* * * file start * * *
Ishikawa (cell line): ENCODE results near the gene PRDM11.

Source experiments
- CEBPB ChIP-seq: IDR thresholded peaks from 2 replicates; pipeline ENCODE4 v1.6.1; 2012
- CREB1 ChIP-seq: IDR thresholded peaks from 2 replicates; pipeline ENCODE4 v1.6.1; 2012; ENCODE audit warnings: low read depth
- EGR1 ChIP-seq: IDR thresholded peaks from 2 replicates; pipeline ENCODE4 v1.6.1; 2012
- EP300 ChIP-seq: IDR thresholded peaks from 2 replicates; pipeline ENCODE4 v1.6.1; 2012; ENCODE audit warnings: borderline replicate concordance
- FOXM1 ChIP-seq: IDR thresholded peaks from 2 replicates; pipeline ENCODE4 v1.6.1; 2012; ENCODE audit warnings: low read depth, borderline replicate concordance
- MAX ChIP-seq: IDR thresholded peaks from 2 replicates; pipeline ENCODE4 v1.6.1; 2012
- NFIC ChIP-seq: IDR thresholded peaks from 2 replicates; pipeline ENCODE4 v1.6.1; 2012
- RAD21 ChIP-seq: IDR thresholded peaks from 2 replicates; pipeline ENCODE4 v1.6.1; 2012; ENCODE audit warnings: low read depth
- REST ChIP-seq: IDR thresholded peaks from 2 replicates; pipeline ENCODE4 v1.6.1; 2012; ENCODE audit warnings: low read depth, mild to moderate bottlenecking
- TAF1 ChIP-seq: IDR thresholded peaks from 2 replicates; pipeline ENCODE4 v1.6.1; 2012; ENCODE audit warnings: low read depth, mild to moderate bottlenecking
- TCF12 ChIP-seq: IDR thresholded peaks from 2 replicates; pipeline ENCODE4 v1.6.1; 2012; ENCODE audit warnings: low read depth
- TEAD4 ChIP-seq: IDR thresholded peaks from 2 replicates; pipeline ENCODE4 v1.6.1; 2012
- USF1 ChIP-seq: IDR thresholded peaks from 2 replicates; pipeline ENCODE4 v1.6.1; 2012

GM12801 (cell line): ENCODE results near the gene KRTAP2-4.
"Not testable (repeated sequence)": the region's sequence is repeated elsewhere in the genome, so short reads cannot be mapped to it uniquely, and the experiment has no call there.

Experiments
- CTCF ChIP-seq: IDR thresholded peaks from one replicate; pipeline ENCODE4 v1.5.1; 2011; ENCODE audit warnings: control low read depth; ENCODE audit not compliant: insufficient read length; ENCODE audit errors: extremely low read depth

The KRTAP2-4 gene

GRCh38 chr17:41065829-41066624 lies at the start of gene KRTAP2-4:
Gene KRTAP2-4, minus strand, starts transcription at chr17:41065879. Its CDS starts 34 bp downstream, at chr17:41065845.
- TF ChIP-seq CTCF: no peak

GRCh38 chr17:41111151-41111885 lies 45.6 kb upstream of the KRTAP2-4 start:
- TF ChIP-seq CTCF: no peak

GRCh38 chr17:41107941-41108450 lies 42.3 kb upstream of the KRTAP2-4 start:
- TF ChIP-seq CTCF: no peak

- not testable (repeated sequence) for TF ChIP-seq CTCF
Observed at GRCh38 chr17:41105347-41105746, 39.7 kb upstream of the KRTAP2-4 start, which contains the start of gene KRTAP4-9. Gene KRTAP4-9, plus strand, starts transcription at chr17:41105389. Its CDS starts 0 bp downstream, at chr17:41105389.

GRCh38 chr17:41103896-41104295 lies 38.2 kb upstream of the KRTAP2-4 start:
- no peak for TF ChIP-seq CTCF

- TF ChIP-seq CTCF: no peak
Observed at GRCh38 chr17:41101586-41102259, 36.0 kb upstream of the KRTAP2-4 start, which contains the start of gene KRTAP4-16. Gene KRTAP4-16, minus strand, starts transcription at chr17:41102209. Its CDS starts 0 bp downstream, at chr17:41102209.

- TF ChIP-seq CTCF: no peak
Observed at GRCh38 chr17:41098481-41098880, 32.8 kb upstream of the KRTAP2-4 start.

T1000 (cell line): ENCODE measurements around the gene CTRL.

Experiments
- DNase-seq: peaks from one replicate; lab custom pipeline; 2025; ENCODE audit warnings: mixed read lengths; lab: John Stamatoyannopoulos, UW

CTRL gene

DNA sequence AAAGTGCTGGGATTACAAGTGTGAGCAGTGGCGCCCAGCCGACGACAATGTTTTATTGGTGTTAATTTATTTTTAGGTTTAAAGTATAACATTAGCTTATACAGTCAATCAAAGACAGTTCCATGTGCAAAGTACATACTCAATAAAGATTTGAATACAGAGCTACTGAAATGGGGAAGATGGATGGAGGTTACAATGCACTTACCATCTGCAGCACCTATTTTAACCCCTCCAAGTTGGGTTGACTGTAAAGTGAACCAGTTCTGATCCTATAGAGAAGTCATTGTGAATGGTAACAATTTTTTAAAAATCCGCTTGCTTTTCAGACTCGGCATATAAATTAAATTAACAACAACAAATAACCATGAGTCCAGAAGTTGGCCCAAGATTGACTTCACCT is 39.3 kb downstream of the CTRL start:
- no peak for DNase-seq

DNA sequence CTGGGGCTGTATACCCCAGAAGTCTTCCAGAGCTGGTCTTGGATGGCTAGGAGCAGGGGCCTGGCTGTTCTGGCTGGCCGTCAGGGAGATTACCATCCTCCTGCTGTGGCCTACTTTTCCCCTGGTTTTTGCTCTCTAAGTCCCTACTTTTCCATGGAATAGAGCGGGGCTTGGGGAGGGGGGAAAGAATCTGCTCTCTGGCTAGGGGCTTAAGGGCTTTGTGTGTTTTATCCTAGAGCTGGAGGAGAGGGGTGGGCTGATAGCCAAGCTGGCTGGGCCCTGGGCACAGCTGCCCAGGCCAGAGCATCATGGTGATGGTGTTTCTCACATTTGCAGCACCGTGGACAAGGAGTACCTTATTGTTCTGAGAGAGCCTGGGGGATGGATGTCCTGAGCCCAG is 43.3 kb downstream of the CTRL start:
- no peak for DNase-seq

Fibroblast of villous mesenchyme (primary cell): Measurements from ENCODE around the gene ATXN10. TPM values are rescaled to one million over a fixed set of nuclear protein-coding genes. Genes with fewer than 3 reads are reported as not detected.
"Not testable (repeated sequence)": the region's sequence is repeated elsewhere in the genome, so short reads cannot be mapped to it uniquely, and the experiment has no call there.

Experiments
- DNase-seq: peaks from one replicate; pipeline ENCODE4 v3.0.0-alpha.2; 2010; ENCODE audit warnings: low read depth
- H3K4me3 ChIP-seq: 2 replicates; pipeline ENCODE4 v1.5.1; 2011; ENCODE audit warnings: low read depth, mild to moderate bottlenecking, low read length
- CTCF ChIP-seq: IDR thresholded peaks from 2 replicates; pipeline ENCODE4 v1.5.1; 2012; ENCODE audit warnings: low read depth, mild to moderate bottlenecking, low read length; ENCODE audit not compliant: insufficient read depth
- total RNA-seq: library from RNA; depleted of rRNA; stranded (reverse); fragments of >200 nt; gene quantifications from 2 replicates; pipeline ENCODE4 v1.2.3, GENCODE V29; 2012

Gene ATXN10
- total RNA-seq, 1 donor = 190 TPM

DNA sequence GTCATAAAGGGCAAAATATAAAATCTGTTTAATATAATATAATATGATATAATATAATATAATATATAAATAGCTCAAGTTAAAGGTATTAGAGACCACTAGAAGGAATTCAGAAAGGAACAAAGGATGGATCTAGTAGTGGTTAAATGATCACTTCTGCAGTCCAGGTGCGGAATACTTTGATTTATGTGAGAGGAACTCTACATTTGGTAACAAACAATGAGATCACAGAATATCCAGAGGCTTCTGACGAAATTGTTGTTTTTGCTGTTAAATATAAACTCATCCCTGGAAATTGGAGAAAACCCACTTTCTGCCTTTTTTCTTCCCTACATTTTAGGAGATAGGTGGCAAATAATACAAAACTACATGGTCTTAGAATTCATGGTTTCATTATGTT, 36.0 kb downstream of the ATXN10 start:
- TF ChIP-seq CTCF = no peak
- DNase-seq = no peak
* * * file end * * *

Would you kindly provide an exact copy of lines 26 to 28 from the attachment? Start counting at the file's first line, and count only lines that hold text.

GRCh38 chr17:41107941-41108450 lies 42.3 kb upstream of the KRTAP2-4 start:
- TF ChIP-seq CTCF: no peak

- not testable (repeated sequence) for TF ChIP-seq CTCF